- Slides: 34
Chemical Reactions Balancing Chemical Equations
Changes • Change usually comes in two forms: PHYSICAL CHEMICAL Physical change occurs when only the form or shape of the matter changes but the composition stays the same (it looks different but contains the same atoms & molecules). Chemical change occurs when the composition of a substance changes into a different substance (the molecules & atoms change into different molecules).
What types of change happened here? B CHEMCIAL A PHYSICAL
6 Indicators of a Chemical Change • In your study of matter, you learned that there are three ways to determine if there was a chemical change; a change in the composition of a substance. • Recall, they were… – Change in color – Production of a gas – Formation of a precipitate • In total, there are 6 indicators of a chemical change; three more to truly be inclusive of a chemical change. – Production of light – Change in temperature (heat or cold) – Obvious change in mass
Energy & Change • The necessary ingredient of change is energy. • Energy is the ability to move or change matter. – You studied two major kinds of energy • Kinetic = the energy of motion • Potential = stored energy – Luckily, energy is all around us and exists in many forms. – It can be converted from one form to another & with enough education you can cause this conversion yourself, on purpose. – This is what Chemists do!
Forms of Energy • Kinetic (Thermal Heat): • Energy of motion • Potential: • Energy that can be used at a later time. • Mechanical: • Energy transferred in machines • Electro-magnetic: • Electrons transferring energy • Nuclear: • Energy stored in the nucleus of atoms • Sound: • Energy in waves • Chemical: • Energy stored in bonds
Changing Matter: Bound by Laws • There are many other constraints on changes in the natural world = Universal Laws • Law of Conservation of Mass. = Matter is neither created nor destroyed in any change. – This means that any new forms of matter comes from existing matter! • Entropy = As matter changes, some energy is lost as heat to the surroundings • This means with every change some energy is lost forever, requiring refueling. • Law of conservation of energy = Energy may change from one form to another, but the total amount of energy does not change. – This means that any new type of energy comes from energy that has already been here…just in a different form.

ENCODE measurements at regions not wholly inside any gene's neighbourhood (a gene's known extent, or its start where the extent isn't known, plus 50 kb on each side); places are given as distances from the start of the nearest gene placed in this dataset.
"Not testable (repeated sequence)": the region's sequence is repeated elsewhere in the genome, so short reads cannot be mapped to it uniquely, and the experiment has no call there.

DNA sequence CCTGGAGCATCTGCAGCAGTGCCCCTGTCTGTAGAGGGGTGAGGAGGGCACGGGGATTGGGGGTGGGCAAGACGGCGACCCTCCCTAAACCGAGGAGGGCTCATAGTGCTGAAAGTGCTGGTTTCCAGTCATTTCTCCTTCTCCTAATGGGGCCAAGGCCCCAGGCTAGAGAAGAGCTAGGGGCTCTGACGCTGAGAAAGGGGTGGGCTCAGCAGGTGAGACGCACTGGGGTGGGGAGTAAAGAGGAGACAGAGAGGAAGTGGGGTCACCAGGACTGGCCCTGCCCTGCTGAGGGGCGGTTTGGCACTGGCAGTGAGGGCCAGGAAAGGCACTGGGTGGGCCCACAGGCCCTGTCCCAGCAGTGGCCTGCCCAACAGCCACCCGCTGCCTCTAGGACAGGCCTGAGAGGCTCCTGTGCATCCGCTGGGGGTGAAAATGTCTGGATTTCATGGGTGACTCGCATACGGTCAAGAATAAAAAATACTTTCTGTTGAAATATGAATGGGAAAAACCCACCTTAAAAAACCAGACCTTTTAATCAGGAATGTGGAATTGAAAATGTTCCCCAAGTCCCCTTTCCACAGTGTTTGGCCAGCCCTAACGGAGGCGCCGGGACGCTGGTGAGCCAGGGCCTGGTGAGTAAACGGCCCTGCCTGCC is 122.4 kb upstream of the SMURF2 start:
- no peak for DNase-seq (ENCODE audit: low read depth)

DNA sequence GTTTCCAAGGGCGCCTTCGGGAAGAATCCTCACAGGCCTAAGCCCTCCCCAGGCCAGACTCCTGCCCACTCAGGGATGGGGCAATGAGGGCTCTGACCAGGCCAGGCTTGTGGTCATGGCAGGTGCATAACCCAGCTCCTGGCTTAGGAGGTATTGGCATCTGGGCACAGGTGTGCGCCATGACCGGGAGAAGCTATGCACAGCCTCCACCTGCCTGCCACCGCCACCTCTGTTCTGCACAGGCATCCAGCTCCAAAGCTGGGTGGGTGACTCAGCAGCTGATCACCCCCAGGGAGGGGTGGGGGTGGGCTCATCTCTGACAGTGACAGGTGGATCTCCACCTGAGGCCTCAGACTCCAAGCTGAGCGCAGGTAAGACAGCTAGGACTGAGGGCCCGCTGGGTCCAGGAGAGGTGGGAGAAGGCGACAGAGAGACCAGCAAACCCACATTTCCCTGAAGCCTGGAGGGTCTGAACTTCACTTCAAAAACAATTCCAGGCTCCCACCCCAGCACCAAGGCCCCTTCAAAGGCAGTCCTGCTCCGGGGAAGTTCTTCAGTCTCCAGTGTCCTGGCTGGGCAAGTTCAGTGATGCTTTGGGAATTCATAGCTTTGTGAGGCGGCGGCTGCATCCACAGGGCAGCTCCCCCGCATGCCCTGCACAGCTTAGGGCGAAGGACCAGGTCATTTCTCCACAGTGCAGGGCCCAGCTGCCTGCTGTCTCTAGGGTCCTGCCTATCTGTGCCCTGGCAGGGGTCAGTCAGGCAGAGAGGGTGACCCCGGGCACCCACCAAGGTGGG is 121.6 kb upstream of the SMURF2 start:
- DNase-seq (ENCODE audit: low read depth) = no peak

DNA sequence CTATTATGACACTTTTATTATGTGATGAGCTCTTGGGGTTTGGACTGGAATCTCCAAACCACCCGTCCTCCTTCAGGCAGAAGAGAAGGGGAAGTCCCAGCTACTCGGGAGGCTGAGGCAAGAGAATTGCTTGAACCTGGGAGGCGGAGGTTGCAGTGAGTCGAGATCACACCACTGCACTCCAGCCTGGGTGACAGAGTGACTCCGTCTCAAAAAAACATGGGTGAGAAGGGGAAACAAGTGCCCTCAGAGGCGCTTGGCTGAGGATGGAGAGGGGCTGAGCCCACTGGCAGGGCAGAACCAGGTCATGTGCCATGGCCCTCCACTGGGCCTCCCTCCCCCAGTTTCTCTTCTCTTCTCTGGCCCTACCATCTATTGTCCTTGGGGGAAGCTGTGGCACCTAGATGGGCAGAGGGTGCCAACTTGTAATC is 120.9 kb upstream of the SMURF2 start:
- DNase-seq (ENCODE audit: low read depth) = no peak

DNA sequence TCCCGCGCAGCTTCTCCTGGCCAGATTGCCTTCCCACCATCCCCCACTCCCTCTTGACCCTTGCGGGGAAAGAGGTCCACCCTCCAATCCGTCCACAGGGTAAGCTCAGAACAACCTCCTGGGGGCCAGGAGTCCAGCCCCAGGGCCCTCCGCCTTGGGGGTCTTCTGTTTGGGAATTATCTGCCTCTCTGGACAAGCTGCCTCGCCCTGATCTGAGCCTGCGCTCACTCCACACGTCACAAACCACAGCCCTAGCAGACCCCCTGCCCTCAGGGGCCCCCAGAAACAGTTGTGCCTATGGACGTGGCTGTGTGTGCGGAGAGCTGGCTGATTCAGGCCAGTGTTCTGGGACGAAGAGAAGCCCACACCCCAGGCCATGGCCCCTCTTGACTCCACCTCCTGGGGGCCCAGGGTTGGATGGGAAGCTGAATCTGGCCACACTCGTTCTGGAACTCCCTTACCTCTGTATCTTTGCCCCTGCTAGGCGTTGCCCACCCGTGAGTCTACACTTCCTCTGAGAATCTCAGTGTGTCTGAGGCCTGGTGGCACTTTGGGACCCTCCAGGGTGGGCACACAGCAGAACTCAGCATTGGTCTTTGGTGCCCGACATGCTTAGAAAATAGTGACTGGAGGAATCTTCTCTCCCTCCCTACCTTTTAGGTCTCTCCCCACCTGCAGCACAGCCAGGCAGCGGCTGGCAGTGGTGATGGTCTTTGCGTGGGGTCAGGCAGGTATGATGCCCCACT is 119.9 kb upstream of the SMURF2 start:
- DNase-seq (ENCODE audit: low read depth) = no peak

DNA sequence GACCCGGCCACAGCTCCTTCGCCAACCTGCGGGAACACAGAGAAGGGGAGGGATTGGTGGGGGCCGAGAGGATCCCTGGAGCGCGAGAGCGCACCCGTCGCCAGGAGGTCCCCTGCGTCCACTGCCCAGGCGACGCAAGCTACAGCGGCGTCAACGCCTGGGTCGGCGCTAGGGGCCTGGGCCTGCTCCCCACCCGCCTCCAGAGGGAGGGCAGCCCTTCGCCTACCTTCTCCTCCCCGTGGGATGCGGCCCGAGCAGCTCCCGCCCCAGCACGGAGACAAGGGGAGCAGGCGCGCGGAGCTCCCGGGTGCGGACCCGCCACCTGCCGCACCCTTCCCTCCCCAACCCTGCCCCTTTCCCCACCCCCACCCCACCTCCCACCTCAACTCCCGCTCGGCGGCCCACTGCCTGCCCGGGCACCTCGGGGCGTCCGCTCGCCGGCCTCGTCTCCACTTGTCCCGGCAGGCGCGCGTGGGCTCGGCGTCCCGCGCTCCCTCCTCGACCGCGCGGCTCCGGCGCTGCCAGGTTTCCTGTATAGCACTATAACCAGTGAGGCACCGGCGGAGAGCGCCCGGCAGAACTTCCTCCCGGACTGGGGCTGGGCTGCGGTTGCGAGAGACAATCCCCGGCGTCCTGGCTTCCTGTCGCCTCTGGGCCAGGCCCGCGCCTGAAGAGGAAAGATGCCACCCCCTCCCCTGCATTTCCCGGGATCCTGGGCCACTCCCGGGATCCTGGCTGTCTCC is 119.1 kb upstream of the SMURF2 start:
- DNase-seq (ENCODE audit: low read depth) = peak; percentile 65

Chemical Reactions • Changing a substance, chemically, requires a chemical reaction. • During a chemical reaction, bonds between atoms are broken and new ones are formed. • There are two participants of a reaction • A reactant (aka substrate) is a substance that is changed in a chemical reaction – It’s all the stuff that you start with that mixes and mingles together. • A product is a new substance that is formed. – This is the stuff that you end up with after the mingling.
Reactants to Products Reactants Reaction Products
Reactants to Products • You will see numerous chemical reactions in science. • They are written in the same form: • Reactants Products • The arrow means “changes to” or “forms” – Sometimes the arrow only goes one way (like from ingredients to cake) and sometimes the arrow goes both ways. – When the arrow goes both directions it shows you that the reactants and products can switch positions… that the reaction can go both directions.
Energy in Chemical Reactions • You studied that energy is involved in changing matter resulting in… • Exothermic reactions: reactions that release energy to the surroundings. – Ex: Condensing or freezing • Endothermic reactions: reactions that absorb energy from the surroundings. – Ex: Melting or boiling • In addition, the processes that form and break down molecules often need a little energy help to start. • Activation Energy is the minimum kinetic energy required to start a chemical reaction – Going through a reaction, or going from reactants to products, can only occur under the right conditions. – The right conditions to start a reaction involve overcoming the natural repulsion between their negatively charged electron clouds. • Remember, like charges repel. – Any reaction, regardless of the reactants or products, requires a little energy to get the ball rolling so to speak.